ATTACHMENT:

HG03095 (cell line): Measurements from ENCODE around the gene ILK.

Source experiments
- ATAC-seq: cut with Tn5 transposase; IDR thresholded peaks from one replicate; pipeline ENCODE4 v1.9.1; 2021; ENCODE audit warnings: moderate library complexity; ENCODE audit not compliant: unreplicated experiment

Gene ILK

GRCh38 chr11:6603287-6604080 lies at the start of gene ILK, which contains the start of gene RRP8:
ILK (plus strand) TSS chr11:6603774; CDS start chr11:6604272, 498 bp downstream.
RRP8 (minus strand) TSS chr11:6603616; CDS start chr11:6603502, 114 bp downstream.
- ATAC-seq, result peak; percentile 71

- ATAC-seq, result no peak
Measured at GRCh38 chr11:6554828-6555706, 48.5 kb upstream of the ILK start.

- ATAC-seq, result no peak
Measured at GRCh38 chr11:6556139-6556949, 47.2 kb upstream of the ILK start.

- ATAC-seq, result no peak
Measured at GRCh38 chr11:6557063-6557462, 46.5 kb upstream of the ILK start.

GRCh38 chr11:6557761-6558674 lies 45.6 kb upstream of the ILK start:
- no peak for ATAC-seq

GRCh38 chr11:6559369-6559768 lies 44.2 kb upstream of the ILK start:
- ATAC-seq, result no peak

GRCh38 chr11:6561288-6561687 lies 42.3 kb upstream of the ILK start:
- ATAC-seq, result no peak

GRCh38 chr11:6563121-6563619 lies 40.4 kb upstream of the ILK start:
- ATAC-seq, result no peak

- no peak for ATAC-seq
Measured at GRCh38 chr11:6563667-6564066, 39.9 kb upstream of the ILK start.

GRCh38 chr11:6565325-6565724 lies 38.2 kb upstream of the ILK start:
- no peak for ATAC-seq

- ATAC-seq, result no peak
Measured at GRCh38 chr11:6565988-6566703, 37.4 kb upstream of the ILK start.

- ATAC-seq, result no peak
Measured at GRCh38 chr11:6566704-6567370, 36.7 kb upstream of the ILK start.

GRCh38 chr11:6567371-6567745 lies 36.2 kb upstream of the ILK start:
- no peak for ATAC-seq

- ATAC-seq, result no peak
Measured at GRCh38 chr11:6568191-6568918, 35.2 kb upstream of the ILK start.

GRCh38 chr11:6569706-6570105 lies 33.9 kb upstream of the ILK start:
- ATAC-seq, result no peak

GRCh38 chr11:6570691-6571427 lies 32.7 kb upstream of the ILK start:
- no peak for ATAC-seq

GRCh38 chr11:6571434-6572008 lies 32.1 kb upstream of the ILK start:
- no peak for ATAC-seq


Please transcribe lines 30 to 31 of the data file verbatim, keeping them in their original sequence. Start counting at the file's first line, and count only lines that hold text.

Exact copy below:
Measured at GRCh38 chr11:6566704-6567370, 36.7 kb upstream of the ILK start.

GRCh38 chr11:6567371-6567745 lies 36.2 kb upstream of the ILK start: